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UAlbany Sociologist Examines Immigrant Health, Immigration Enforcement

UAlbany sociologist Kate Strully is seeking to determine how county and state immigration enforcement laws affect the health of undocumented immigrants and their children.

ALBANY, N.Y. (September 1, 2015) -- As the debate over immigration reform has taken the spotlight during the early stages of the 2016 U.S. Presidential Election cycle, University at Albany sociologist Kate Strully is seeking to determine how county and state immigration enforcement laws affect the health of undocumented immigrants and their children.

Her study will examine the impact of certain laws that have varied over time and across states, such as E-verify mandates, regulation of driver’s licenses and laws that authorize local law enforcement agencies to check individuals’ citizenship status and set in motion deportment proceedings.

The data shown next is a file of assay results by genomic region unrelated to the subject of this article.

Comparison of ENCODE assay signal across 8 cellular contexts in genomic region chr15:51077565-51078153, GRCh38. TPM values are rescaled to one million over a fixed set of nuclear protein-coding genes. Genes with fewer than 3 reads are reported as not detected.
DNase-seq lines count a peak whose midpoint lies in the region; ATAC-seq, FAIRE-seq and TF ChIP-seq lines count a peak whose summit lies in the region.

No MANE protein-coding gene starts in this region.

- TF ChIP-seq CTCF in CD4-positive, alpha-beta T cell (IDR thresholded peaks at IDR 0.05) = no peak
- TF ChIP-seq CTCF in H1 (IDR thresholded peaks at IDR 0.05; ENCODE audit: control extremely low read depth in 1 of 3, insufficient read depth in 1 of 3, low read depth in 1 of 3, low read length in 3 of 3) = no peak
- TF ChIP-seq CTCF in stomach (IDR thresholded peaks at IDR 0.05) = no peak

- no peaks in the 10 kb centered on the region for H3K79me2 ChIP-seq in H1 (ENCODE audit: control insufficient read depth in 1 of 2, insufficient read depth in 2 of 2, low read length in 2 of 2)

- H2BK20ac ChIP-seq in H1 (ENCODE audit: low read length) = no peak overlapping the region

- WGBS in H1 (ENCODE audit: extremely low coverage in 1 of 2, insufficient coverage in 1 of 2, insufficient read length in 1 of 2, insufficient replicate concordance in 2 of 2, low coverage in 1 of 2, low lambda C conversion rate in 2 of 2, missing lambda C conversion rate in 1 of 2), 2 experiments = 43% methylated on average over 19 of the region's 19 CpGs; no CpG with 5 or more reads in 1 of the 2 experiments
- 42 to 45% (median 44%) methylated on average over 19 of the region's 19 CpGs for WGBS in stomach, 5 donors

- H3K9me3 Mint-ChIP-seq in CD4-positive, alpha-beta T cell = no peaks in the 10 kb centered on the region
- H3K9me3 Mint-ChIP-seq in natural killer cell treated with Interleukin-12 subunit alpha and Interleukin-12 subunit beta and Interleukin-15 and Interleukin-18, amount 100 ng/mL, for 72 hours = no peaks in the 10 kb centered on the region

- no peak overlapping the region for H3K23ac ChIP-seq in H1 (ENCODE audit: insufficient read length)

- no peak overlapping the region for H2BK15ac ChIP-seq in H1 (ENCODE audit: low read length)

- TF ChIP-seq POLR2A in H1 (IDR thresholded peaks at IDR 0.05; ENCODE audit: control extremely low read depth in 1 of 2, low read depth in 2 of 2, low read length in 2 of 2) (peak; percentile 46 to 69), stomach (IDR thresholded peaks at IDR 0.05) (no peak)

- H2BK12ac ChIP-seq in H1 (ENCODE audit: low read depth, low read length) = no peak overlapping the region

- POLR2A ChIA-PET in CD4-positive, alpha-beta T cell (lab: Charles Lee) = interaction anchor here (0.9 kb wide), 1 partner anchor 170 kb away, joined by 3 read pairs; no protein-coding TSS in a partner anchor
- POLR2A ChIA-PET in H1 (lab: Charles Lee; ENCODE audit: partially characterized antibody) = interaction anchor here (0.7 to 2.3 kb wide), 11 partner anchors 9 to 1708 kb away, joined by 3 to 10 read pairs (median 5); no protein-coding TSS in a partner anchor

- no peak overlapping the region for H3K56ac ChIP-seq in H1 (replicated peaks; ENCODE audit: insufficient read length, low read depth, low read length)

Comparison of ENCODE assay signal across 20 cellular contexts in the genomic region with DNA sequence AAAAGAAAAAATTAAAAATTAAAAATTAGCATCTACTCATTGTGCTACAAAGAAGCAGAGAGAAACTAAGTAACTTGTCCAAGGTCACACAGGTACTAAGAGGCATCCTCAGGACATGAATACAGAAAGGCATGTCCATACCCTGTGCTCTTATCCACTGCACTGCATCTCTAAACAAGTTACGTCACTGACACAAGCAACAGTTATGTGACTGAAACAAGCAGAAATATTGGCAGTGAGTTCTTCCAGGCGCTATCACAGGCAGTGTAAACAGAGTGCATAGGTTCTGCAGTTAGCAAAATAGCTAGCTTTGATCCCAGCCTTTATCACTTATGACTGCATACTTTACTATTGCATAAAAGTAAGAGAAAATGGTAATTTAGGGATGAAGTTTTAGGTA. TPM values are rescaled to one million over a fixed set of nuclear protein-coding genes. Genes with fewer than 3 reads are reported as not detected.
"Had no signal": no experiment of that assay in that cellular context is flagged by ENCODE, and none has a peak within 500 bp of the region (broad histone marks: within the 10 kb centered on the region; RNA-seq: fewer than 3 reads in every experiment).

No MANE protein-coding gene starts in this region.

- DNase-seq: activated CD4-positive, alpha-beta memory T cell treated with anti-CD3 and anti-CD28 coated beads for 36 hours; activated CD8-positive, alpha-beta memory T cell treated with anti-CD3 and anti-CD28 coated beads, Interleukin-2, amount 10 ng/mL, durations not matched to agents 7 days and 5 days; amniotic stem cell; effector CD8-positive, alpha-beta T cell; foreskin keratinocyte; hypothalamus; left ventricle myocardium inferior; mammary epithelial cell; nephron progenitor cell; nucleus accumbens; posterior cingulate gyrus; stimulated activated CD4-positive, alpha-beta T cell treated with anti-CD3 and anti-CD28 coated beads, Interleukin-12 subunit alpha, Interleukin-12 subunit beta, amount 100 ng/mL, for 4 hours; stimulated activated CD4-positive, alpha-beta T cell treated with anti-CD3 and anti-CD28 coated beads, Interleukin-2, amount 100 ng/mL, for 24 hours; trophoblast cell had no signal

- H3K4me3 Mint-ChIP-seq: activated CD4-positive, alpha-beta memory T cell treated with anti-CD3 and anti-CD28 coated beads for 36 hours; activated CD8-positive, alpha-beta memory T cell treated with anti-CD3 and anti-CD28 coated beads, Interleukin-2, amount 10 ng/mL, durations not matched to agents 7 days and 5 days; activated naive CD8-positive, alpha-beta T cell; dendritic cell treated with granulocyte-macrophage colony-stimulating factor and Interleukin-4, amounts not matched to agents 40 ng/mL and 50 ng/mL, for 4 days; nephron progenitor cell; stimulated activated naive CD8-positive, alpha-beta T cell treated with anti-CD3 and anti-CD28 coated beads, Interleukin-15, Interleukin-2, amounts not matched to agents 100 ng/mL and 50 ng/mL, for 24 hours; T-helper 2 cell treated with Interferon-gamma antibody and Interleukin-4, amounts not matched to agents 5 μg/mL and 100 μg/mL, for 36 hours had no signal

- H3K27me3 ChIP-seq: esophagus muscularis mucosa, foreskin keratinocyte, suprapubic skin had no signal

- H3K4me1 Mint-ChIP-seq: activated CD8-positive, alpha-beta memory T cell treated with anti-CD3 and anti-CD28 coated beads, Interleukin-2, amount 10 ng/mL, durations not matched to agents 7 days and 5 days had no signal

Her work is being supported by a $452,587 grant from the National Institutes of Health (NIH).

UAlbany Sociologist Kate Strully
UAlbany Associate Professor of Sociology Kate Strully (Photo Mark Schmidt)

According to the nonpartisan Pew Research Center, an estimated 11.2 million unauthorized immigrants lived in the U.S. in 2012, down from a peak of 12.2 million in 2007 but essentially unchanged since 2009.

"We hypothesize that the most punitive versions of these laws are likely to increase the environmental demands on immigrant families, while also giving them fewer resources for coping with those demands." said Strully, an associate professor of sociology in UAlbany’s College of Arts and Sciences. "This is likely to heighten stress and lead to negative health consequences for undocumented immigrants and their families."

Strully and her team will test whether the enactment of a given immigration law affects physical health, mental health, and access to health care for undocumented immigrants, and whether restrictive immigration laws have unintended negative effects on the health of individuals who may be incorrectly perceived to be undocumented immigrants.

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